Louis Rémy Mignot
Louis Rémy Mignot (February 3, 1831 – September 22, 1870) was an American painter of Huguenot descent. Associated afterward the Hudson River School of landscape artists, his southern US pedigree and the distress of his epoch spent in Europe gave him a certain style within that group, in painting vegetation and atmospheric effects.
Mignot's parents came to the US from France after the Bourbon Restoration in 1815. Mignot pursued his captivation in art in Europe initiation in 1848, and spent much of his life outdoor the US. Starting in 1850 he worked for four years in Andreas Schelfhout's studio in The Hague, Netherlands, then travelled in Europe. Returning to New York City, he soon travelled with artist Frederic Edwin Church to Ecuador in 1857, gathering material for his paintings of the tropics, the subject of a large allocation of his subsequent work. In 1858 he had a studio at the Tenth Street Studio Building in New York City. The bordering year the National Academy of Design, where he had first exhibited in 1853, elected him as an associate, and in 1860 he became an academician. He collaborated taking into consideration painters Eastman Johnson and John W. Ehninger, who provided figures for his landscapes, and Thomas Rossiter, whose chronicles paintings of Mount Vernon benefitted from Mignot's landscapes.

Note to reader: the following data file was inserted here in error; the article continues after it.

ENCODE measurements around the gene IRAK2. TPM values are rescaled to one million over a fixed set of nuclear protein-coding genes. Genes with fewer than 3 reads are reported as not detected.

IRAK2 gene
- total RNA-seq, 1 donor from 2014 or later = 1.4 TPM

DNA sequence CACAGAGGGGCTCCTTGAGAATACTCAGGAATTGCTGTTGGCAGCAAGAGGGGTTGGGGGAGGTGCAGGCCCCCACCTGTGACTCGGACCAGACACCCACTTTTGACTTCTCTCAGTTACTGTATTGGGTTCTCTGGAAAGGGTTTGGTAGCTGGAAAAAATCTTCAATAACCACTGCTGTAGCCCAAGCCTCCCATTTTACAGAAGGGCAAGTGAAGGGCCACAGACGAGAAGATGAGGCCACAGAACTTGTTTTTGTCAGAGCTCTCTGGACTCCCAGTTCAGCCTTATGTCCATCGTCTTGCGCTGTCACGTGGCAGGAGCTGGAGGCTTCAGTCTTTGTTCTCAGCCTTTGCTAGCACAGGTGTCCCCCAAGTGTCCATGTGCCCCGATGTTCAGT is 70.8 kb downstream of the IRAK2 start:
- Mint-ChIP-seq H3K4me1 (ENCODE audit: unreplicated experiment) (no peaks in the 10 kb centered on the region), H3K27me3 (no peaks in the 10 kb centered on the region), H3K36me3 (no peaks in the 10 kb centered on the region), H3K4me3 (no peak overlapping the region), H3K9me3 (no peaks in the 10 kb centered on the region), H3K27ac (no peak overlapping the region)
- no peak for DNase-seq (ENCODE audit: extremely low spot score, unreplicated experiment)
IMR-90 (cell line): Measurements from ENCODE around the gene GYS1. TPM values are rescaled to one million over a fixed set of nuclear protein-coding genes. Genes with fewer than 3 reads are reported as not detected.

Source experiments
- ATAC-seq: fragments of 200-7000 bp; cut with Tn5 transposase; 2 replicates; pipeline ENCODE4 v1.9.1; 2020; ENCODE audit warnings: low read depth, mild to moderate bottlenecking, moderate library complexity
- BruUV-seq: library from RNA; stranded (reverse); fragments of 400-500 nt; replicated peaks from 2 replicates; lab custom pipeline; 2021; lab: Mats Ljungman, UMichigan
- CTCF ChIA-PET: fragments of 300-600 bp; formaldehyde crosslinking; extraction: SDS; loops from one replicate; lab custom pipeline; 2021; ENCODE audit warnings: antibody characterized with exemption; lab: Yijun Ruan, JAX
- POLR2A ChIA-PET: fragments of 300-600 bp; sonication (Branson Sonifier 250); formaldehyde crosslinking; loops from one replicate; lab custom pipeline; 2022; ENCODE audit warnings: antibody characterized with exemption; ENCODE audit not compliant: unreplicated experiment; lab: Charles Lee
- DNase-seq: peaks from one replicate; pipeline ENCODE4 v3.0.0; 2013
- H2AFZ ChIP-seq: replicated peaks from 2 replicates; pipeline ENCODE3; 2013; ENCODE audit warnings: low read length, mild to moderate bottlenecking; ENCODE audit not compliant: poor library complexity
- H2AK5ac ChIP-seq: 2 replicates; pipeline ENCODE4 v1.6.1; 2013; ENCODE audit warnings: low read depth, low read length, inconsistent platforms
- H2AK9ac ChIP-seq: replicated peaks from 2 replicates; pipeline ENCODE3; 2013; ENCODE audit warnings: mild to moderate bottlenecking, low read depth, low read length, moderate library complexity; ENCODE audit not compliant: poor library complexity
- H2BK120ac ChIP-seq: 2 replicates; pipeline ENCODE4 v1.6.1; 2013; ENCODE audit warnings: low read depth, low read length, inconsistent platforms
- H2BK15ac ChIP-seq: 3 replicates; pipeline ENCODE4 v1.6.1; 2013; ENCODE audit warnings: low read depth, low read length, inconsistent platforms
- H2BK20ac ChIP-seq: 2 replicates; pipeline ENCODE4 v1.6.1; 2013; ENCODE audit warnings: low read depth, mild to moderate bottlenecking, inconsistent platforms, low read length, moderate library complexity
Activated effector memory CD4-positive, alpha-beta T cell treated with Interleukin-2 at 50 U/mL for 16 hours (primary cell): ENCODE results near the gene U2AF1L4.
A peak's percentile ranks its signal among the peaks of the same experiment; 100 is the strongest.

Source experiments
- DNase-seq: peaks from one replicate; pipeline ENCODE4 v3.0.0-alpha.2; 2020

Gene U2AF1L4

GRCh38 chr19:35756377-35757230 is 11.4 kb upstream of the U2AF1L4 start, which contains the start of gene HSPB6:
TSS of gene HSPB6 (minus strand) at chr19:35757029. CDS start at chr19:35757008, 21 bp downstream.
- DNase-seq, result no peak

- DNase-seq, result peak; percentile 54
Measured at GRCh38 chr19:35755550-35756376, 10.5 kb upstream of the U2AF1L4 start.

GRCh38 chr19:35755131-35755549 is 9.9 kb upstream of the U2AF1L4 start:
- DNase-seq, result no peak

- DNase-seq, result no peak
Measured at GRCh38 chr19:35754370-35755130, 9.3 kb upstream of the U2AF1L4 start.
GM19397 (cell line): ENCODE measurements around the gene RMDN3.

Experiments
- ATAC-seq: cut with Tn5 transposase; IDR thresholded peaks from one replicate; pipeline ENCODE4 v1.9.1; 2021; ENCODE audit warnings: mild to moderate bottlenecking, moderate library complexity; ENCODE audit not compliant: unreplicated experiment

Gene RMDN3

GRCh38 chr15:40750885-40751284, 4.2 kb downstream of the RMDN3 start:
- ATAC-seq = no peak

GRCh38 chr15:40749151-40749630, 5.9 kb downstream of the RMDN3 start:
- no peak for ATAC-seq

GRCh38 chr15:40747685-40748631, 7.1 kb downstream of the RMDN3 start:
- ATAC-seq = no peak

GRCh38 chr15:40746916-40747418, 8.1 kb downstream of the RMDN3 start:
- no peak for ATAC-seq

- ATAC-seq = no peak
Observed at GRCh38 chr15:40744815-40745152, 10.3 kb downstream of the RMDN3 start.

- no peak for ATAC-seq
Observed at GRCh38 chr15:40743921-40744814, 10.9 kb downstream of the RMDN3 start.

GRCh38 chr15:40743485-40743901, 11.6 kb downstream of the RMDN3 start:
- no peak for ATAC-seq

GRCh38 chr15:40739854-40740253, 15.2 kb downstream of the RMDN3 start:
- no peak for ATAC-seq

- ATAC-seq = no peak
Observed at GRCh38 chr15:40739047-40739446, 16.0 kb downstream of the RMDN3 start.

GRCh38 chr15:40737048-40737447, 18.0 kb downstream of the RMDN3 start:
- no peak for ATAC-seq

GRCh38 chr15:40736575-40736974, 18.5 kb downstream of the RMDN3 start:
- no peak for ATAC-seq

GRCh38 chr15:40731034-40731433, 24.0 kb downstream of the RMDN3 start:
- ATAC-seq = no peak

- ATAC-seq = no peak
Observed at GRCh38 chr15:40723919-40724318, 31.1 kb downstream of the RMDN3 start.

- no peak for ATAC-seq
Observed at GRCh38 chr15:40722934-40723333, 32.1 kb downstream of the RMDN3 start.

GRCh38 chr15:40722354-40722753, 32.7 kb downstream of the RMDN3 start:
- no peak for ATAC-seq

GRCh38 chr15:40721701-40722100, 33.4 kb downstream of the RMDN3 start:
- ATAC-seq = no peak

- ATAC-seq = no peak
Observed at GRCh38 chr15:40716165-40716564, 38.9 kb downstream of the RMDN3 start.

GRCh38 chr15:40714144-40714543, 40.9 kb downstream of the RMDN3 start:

With the outbreak of the American Civil War, he raised money taking into consideration a sale of his paintings, then sailed to England in June 1862, where he lived in London. His exhibitions at the Royal Academy in the midst of 1863 and 1871 were genially received. His take effect was shown at the 1870 Paris Salon. He died in England of smallpox in 1870, shortly after fleeing France due to the Franco-Prussian War.
In 1996, the North Carolina Museum of Art held an exhibition of Mignot's work, the repercussion of five years of research by John W. Coffey, a curator at the museum, which led to the discovery of dozens of Mignot's paintings. He co-authored an exhibition catalogue like Katherine E. Manthorne, and the exhibition, "Louis Remy Mignot: A Southern Painter Abroad", toured to the National Academy of Design in 1997. This led to a reassessment of Mignot's work, with one academic specializing in American painting of the become old rating him as extremely as Church in the pantheon of nineteenth-century American artists.